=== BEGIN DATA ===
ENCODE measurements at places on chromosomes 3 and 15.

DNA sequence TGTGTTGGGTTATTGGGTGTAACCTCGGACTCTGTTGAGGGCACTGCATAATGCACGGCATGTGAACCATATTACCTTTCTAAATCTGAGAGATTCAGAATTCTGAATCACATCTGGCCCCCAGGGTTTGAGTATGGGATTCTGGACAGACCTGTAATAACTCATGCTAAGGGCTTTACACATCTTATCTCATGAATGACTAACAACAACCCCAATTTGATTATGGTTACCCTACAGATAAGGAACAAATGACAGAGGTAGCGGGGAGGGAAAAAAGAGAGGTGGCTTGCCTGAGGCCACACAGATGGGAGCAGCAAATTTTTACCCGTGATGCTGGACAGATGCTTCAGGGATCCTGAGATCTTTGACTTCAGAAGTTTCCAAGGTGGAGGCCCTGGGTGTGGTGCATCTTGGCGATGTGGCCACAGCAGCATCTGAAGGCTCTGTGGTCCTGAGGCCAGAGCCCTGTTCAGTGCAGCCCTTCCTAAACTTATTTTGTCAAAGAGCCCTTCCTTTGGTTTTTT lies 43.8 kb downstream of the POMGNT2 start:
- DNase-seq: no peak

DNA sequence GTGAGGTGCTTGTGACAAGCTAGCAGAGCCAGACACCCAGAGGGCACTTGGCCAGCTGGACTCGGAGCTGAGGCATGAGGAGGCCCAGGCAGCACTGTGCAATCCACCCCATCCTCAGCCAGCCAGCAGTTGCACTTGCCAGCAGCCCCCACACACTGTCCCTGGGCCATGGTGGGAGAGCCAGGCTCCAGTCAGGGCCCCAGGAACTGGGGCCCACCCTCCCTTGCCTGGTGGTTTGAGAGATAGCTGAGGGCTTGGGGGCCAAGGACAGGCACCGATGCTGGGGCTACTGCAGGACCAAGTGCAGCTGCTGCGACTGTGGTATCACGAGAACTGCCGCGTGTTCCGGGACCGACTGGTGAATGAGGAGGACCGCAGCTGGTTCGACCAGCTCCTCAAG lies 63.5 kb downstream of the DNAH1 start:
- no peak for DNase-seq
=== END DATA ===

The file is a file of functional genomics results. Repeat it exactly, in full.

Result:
ENCODE measurements at places on chromosomes 3 and 15.

DNA sequence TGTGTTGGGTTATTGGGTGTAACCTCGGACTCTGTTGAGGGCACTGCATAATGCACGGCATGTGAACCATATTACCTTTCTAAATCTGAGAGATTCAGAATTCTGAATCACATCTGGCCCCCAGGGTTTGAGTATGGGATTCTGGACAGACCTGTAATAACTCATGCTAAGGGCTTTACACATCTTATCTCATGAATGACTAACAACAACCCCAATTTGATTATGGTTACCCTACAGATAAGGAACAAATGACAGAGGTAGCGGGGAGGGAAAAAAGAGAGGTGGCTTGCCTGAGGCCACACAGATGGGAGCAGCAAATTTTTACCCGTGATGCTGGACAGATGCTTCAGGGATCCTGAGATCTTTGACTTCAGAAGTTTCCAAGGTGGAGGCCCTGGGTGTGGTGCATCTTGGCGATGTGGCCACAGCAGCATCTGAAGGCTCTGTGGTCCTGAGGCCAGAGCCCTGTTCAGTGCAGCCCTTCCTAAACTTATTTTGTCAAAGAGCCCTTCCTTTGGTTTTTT lies 43.8 kb downstream of the POMGNT2 start:
- DNase-seq: no peak

DNA sequence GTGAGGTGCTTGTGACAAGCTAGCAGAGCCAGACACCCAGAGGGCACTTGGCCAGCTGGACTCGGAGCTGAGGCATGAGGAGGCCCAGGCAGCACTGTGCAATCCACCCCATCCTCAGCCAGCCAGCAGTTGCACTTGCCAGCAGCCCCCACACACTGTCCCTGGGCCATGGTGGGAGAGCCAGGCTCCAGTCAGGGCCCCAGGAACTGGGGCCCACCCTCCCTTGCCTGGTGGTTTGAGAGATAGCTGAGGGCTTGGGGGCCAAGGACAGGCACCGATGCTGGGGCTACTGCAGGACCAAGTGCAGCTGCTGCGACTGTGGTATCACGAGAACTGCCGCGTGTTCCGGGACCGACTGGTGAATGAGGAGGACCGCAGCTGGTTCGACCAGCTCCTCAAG lies 63.5 kb downstream of the DNAH1 start:
- no peak for DNase-seq